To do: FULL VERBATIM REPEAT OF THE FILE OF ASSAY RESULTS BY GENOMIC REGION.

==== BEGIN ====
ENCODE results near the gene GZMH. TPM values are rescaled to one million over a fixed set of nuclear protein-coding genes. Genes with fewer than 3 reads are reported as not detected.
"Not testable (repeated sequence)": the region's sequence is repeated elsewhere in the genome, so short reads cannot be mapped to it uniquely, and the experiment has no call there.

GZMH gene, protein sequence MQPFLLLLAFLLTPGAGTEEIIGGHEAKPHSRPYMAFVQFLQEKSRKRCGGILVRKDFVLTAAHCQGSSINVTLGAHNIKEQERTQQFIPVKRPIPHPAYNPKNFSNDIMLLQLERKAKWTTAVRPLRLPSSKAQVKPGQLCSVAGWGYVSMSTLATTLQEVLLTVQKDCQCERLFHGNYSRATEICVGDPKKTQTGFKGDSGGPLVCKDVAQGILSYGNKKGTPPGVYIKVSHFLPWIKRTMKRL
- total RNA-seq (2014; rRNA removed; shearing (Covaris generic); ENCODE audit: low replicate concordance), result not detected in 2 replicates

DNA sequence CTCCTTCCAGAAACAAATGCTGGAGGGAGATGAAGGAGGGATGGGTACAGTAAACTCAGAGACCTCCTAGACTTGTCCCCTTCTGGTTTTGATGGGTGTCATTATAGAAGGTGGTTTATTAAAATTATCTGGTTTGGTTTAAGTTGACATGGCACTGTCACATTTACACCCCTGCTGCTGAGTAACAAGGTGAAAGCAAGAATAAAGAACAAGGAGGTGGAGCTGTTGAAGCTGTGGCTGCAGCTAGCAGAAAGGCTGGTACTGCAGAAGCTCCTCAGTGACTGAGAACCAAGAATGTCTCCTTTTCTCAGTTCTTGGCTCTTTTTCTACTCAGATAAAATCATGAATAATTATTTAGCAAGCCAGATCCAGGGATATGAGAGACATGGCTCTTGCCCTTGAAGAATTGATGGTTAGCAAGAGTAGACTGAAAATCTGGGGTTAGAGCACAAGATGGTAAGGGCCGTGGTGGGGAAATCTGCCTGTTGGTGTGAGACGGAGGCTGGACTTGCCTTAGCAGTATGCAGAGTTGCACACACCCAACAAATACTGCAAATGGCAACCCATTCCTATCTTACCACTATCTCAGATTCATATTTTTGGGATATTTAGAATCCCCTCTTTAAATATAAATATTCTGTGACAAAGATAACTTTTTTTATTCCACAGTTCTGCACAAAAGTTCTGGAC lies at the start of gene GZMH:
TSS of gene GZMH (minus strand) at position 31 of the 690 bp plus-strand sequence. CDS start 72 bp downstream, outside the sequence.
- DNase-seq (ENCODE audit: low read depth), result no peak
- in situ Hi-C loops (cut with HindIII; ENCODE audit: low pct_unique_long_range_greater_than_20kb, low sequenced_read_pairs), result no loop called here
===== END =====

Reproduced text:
ENCODE results near the gene GZMH. TPM values are rescaled to one million over a fixed set of nuclear protein-coding genes. Genes with fewer than 3 reads are reported as not detected.
"Not testable (repeated sequence)": the region's sequence is repeated elsewhere in the genome, so short reads cannot be mapped to it uniquely, and the experiment has no call there.

GZMH gene, protein sequence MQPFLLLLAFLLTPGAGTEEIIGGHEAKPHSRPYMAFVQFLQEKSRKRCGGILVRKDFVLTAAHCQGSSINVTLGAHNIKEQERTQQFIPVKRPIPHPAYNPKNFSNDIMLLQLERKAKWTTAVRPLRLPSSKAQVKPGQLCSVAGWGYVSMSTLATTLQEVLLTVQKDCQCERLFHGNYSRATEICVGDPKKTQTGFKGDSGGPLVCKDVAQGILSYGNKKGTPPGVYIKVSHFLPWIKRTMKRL
- total RNA-seq (2014; rRNA removed; shearing (Covaris generic); ENCODE audit: low replicate concordance), result not detected in 2 replicates

DNA sequence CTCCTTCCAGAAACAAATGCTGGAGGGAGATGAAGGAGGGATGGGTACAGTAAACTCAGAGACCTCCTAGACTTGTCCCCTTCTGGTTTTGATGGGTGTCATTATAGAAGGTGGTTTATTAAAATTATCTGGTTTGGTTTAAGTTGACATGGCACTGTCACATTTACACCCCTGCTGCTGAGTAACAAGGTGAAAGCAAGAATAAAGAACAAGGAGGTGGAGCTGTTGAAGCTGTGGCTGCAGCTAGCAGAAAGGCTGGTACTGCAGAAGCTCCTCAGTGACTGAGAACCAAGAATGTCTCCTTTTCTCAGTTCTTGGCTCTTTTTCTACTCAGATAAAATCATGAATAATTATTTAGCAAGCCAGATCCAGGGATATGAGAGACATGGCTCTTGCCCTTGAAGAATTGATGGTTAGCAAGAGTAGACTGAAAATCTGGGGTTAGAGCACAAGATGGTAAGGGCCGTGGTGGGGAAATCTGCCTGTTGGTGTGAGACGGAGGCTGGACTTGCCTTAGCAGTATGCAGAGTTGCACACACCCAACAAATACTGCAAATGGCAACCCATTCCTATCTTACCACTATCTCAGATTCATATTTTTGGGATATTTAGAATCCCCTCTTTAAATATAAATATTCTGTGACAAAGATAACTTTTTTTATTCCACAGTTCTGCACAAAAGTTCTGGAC lies at the start of gene GZMH:
TSS of gene GZMH (minus strand) at position 31 of the 690 bp plus-strand sequence. CDS start 72 bp downstream, outside the sequence.
- DNase-seq (ENCODE audit: low read depth), result no peak
- in situ Hi-C loops (cut with HindIII; ENCODE audit: low pct_unique_long_range_greater_than_20kb, low sequenced_read_pairs), result no loop called here